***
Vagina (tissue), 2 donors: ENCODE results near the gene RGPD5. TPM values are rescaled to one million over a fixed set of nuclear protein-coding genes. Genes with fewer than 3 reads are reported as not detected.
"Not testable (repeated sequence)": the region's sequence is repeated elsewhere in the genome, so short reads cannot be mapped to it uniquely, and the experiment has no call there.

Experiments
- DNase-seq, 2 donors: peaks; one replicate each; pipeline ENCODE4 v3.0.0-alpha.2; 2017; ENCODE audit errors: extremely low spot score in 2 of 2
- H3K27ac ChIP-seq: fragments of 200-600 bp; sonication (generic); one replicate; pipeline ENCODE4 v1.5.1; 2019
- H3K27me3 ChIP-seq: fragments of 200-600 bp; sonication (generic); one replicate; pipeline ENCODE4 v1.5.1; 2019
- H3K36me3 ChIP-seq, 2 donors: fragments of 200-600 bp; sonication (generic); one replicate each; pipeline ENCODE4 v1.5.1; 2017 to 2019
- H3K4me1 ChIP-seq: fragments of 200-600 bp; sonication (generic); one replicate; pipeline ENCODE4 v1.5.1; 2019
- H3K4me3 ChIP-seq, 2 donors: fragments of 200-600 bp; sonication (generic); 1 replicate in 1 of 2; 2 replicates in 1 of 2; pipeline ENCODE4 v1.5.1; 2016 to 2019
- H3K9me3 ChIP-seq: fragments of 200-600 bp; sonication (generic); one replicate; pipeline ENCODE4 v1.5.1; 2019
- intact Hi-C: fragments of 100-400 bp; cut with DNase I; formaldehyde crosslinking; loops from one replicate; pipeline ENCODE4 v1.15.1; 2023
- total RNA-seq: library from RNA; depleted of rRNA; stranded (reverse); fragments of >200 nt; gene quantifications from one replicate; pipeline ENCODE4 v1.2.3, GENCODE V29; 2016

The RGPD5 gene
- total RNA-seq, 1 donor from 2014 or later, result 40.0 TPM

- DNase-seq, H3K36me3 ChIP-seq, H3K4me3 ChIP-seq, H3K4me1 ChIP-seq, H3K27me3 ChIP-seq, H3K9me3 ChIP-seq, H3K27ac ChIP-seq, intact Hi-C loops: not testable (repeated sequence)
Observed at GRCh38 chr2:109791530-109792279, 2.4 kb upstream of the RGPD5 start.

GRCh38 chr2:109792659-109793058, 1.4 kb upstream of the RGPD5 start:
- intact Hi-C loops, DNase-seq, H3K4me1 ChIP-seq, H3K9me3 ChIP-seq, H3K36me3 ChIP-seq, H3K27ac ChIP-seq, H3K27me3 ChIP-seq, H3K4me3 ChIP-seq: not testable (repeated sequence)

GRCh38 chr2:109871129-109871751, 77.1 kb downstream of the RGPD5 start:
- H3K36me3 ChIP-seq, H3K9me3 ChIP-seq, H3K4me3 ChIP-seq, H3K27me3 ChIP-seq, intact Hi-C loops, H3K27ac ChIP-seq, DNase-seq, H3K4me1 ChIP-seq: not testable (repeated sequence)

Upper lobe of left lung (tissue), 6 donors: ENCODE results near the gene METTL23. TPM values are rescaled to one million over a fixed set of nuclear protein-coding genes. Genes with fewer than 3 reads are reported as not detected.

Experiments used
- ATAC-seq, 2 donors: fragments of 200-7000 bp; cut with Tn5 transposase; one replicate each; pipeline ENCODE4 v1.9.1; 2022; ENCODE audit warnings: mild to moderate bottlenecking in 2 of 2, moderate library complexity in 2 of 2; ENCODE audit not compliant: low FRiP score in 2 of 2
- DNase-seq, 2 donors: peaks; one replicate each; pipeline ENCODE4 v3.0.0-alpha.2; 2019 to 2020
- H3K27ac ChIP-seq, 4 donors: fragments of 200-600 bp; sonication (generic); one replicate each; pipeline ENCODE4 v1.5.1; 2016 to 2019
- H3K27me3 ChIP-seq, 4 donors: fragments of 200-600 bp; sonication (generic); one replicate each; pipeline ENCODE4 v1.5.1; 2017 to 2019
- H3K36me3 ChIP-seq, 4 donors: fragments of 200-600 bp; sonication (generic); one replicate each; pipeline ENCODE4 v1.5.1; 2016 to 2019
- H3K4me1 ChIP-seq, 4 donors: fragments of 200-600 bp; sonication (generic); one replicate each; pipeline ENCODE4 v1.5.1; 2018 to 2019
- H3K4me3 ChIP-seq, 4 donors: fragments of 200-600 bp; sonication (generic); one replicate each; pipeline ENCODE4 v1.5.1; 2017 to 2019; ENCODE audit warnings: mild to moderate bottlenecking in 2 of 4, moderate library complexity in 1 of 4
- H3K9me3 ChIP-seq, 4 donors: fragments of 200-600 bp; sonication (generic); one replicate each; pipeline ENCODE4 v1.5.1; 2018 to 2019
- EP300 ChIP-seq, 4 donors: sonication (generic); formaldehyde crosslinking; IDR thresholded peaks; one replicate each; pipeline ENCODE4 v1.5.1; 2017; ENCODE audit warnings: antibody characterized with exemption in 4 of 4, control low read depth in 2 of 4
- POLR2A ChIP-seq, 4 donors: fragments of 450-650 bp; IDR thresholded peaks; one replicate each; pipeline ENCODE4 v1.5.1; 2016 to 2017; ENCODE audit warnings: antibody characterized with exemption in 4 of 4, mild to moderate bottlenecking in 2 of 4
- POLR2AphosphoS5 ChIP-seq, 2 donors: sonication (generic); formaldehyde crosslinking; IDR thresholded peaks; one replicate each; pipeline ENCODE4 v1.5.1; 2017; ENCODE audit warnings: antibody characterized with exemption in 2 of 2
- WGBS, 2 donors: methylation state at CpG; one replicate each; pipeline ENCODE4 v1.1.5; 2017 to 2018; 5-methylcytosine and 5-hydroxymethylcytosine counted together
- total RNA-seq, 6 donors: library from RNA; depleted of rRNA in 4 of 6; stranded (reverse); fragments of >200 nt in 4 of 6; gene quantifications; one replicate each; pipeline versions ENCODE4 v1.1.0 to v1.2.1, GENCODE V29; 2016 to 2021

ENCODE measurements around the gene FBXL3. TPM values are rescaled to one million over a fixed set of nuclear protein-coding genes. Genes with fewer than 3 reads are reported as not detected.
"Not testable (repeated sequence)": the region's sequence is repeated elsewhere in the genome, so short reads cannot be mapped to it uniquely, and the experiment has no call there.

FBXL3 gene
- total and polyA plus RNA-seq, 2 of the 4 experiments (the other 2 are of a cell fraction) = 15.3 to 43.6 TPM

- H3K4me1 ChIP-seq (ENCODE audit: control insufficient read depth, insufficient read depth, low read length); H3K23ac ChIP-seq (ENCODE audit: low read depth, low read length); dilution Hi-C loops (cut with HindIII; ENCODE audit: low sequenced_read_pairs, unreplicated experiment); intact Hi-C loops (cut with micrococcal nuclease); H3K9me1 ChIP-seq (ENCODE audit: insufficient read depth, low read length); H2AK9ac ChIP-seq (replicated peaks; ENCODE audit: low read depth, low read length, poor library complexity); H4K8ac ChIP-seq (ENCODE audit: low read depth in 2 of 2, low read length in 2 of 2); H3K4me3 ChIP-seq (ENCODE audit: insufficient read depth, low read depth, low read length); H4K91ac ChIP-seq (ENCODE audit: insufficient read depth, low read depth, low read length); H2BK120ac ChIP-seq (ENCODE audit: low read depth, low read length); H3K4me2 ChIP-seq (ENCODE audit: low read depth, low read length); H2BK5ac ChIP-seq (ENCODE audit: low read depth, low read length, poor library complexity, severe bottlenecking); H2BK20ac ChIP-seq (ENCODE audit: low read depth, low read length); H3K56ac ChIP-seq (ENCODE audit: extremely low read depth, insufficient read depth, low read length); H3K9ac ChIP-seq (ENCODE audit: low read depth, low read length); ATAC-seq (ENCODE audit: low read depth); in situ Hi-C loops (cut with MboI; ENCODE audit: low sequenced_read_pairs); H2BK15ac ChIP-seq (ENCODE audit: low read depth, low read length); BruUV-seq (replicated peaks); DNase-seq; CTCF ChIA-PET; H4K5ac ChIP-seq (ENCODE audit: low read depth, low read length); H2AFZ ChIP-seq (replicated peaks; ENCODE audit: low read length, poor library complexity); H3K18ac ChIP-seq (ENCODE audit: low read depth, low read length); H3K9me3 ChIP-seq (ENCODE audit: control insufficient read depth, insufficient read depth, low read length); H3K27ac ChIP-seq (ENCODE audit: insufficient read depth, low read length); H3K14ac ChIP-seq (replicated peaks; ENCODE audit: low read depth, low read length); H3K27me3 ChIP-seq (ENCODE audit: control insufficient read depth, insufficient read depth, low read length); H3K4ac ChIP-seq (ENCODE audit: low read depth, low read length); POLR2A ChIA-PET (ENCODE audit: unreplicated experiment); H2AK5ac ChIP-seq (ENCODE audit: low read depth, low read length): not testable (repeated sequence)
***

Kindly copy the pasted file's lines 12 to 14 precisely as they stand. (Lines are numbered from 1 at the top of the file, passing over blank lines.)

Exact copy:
- total RNA-seq: library from RNA; depleted of rRNA; stranded (reverse); fragments of >200 nt; gene quantifications from one replicate; pipeline ENCODE4 v1.2.3, GENCODE V29; 2016

The RGPD5 gene
- total RNA-seq, 1 donor from 2014 or later, result 40.0 TPM